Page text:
A ‘polypill’ made up of a combination of drugs could extend the lives of thousands of patients with coronary heart disease, say researchers at The University of Nottingham.
The study, published in the latest British Medical Journal, found that combinations of cholesterol lowering drugs (statins), aspirin and beta-blockers, which lower blood pressure, improve survival rates in high-risk patients with cardiovascular disease.
However, despite proposals in the past that these drugs, combined into a ‘polypill’ with folic acid, should be given to all patients over the age of 55, the researchers found no evidence that this would be beneficial.
This is the first large-scale, long-term trial to look at the effect of different combinations of drugs to prevent deaths of patients with heart disease.
The study, led by Professor Julia Hippisley-Cox in the University’s Centre for Population Sciences, involved more than 13,000 patients who were diagnosed with ischaemic heart disease between 1996 and 2003.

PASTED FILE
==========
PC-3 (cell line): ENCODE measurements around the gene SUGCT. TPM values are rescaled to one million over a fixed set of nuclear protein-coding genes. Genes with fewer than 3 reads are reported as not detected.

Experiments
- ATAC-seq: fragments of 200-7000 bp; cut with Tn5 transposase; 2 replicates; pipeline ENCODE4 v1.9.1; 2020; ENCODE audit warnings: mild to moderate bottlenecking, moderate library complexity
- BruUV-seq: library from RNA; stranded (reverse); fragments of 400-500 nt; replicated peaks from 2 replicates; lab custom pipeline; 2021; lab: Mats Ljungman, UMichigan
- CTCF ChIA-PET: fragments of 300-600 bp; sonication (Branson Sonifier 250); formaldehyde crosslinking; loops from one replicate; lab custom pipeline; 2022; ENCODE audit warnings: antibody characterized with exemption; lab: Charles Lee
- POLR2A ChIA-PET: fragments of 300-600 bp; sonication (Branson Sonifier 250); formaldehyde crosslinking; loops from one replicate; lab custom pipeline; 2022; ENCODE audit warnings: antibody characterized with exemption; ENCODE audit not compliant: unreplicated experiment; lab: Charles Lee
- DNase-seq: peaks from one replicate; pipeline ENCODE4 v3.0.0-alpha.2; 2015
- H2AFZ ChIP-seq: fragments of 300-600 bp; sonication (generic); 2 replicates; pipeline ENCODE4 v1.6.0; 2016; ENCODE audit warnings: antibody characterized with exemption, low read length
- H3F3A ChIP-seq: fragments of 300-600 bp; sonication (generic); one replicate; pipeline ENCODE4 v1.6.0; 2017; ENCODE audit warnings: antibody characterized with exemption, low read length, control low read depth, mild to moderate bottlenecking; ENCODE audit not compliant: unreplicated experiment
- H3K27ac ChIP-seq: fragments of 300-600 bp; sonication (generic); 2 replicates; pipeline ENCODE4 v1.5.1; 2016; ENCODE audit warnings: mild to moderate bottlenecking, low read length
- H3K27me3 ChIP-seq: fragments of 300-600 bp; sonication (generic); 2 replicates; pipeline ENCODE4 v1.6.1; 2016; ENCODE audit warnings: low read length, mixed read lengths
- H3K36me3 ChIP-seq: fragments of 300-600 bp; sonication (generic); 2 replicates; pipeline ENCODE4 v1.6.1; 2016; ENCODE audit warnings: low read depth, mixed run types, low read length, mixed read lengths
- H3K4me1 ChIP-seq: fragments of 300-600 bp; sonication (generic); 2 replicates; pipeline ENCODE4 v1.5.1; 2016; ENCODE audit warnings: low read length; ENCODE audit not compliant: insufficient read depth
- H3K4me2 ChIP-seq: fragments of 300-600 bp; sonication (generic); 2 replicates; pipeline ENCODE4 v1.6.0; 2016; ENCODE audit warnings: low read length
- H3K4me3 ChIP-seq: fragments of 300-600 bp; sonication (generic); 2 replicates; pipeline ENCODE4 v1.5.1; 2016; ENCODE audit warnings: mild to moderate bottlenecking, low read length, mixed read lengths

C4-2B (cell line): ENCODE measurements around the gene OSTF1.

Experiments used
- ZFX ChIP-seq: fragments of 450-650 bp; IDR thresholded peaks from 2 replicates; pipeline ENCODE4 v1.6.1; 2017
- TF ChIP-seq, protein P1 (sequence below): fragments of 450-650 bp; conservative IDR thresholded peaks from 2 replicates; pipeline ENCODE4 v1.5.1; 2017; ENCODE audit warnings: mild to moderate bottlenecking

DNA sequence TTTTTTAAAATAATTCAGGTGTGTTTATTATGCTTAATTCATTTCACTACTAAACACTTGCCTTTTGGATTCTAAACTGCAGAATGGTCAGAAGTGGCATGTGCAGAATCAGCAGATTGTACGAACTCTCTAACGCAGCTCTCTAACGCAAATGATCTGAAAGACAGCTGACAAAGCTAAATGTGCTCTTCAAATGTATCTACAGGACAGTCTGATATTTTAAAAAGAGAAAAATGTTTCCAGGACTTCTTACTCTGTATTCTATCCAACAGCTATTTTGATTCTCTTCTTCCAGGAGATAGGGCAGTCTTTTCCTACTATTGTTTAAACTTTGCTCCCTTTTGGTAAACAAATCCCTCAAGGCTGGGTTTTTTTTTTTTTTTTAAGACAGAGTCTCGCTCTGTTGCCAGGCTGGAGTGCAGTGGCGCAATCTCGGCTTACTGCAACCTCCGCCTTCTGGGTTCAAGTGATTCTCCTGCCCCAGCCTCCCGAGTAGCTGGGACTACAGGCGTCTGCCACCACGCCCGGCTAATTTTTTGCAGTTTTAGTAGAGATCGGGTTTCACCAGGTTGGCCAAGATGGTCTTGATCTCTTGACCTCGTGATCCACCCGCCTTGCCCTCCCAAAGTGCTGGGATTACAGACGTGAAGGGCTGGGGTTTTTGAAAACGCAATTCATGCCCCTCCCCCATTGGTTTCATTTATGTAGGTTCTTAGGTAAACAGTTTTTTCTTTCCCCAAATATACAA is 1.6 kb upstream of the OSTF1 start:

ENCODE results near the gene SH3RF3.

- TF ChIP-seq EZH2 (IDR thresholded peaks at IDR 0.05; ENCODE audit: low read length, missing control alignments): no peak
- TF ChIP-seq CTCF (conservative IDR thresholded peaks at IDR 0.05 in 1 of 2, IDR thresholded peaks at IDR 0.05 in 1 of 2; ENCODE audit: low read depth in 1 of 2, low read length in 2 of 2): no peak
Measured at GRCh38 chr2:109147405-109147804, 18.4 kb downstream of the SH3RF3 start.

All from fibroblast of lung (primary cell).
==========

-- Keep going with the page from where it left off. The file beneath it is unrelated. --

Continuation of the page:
The combination of statins, aspirin and beta-blockers appeared to improve survival rates most effectively — by 83 per cent. Adding another type of blood pressure lowering drug (an angiotensin converting enzyme (ACE) inhibitor) offered no extra benefit. At 19 per cent, beta-blockers alone were the least successful. ACE inhibitors offered just a 20 per cent reduction in risk.
The data came from the QRESEARCH database, run by The University of Nottingham in collaboration with the IT software provider EMIS. QRESEARCH automatically collects real-time data from 500 GP practices (representing around eight million patients) throughout the UK. The system anonymises and uploads practices’ clinical data to a central database.